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  • Prime Minister Theresa May faces growing pressure from within her own party either to resign or to set a date for stepping down as a way to build support for her Brexit agreement with the European Union, British media reported Sunday. Senior Conservative Party figures were urging May to recognize her weakened political position and leave the prime minister's post. However, there was no indication from Downing Street a resignation was near. May thus far has been unable to generate enough support in Parliament for the withdrawal deal her government and the EU reached late last year. Lawmakers voted down the Brexit plan twice, and May has raised the possibility of bringing it back a third time if enough legislators appear willing to switch their votes. The U.K.'s departure from the EU long was set to take place on March 29, but the absence of an approved divorce agreement prompted May last week to ask the leaders of the 27 remaining member nations for a postponement. The leaders rejected May's request to extend the deadline until June 30. Instead, they agreed to delay Brexit until May 22, on the eve of EU Parliament elections, if the prime minister can persuade Parliament to endorse the twice-rejected agreement. If she is unable to rally support for the withdrawal agreement, the European leaders said Britain only has until April 12 to choose between leaving the EU without a divorce deal and a radically new path, such as revoking the decision to leave the bloc or calling another voter referendum on Brexit. Parliament may take a series of votes this week to determine what proposals, if any, could command majority support. Conservative Party legislator George Freeman tweeted Saturday night that the U.K. needs a new leader if the Brexit process is to move forward. 'I'm afraid it's all over for the PM. She's done her best. But across the country you can see the anger. Everyone feels betrayed,' Freeman tweeted. 'This can't go on. We need a new PM who can reach out & build some sort of coalition for a Plan B/' Under Conservative Party rules, May cannot face a formal leadership challenge from within her own party until December because she survived one three months ago. But she may be persuaded that her position is untenable if Cabinet ministers and other senior party members desert her. Her bid for fresh support for her withdrawal plan has so far failed to win backing from Northern Ireland's Democratic Unionist Party, which usually provides crucial votes for May's minority government. She also faces pressure from groups demanding a second Brexit referendum. Huge crowds turned out Saturday for an anti-Brexit protest march in London. Organizers claimed more than 1 million people attended. ___ Follow AP's full coverage of Brexit at: https://www.apnews.com/Brexit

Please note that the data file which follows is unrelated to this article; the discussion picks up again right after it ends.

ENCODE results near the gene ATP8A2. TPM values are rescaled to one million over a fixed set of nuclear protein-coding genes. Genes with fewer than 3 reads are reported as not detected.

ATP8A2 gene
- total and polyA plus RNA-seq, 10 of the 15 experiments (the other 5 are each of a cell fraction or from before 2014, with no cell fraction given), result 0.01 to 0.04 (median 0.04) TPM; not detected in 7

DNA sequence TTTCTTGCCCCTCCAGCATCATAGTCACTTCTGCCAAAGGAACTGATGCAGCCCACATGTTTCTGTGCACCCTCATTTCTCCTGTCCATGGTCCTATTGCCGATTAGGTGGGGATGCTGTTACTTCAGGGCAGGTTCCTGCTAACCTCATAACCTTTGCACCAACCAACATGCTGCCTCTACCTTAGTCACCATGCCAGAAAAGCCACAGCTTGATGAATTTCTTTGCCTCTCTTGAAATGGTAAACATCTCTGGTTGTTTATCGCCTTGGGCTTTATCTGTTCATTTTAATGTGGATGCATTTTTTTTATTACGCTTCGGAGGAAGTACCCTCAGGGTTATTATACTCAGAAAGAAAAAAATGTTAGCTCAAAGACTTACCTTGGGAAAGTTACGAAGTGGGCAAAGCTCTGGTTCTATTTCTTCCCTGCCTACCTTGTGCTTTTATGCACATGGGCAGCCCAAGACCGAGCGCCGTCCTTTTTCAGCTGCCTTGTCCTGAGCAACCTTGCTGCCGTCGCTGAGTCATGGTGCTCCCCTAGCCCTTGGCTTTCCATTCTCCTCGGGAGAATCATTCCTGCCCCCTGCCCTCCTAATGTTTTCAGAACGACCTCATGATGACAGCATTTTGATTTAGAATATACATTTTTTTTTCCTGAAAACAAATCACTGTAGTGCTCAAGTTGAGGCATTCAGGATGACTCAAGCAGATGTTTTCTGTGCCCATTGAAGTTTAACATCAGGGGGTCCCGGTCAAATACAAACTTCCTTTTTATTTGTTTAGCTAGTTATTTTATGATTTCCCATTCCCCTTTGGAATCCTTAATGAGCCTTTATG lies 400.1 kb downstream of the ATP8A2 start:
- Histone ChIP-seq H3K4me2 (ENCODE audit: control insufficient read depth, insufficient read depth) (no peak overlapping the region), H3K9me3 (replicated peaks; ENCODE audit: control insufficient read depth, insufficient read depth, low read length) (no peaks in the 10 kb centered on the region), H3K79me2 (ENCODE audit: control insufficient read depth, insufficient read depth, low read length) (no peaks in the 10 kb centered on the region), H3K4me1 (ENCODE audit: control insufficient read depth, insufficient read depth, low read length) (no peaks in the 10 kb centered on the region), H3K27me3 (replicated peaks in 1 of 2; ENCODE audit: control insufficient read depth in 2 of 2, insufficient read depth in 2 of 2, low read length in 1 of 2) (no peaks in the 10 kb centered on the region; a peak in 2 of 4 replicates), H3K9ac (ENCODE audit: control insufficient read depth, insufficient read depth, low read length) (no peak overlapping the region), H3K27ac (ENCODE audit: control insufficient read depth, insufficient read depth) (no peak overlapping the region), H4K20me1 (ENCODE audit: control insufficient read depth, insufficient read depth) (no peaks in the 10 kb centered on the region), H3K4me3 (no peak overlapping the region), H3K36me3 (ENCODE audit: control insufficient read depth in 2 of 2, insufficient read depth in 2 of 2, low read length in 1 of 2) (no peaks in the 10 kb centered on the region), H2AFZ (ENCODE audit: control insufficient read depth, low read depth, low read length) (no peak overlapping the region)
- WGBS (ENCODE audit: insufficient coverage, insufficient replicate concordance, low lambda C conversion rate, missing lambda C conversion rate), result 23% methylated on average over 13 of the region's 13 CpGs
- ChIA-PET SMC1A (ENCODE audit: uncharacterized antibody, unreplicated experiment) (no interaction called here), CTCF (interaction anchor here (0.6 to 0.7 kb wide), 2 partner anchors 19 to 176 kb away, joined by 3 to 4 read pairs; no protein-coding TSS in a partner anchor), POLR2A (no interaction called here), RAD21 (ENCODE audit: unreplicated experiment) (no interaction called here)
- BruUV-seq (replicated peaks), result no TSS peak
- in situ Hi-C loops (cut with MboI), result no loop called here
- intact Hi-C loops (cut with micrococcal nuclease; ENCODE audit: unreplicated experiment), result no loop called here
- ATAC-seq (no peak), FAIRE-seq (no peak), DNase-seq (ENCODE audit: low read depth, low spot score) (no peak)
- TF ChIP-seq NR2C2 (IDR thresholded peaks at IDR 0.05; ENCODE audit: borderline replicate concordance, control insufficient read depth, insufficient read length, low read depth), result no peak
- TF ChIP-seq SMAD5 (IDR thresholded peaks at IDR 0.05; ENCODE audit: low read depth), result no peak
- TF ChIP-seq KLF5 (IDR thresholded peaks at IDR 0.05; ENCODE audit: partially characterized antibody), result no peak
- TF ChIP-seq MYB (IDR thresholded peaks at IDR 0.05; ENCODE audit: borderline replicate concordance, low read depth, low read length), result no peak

• Boeing on Saturday confirmed the flight-control software fixes that it plans to make for its grounded 737 Max 8, the plane involved in two fatal accidents within five months. The company is tweaking the system designed to prevent an aerodynamic stall if sensors detect that the plane's nose is pointed too high. After the update, the system will rely on data from more than one sensor before it automatically pushes the plane's nose lower. The system won't repeatedly push the nose down, and it will reduce the magnitude of the change. Boeing said it will pay to train airline pilots. The Federal Aviation Administration expects Boeing's update next week. The Wall Street Journal reported Saturday that regulators tentatively approved Boeing's changes, subject to flight tests, citing government documents and people familiar with the details. FAA declined to comment. Airlines worldwide grounded the jet after the deadly crash of an Ethiopian Airlines flight this month. It came less than five months after 189 people died in the October crash of another Max 8 off the coast of Indonesia.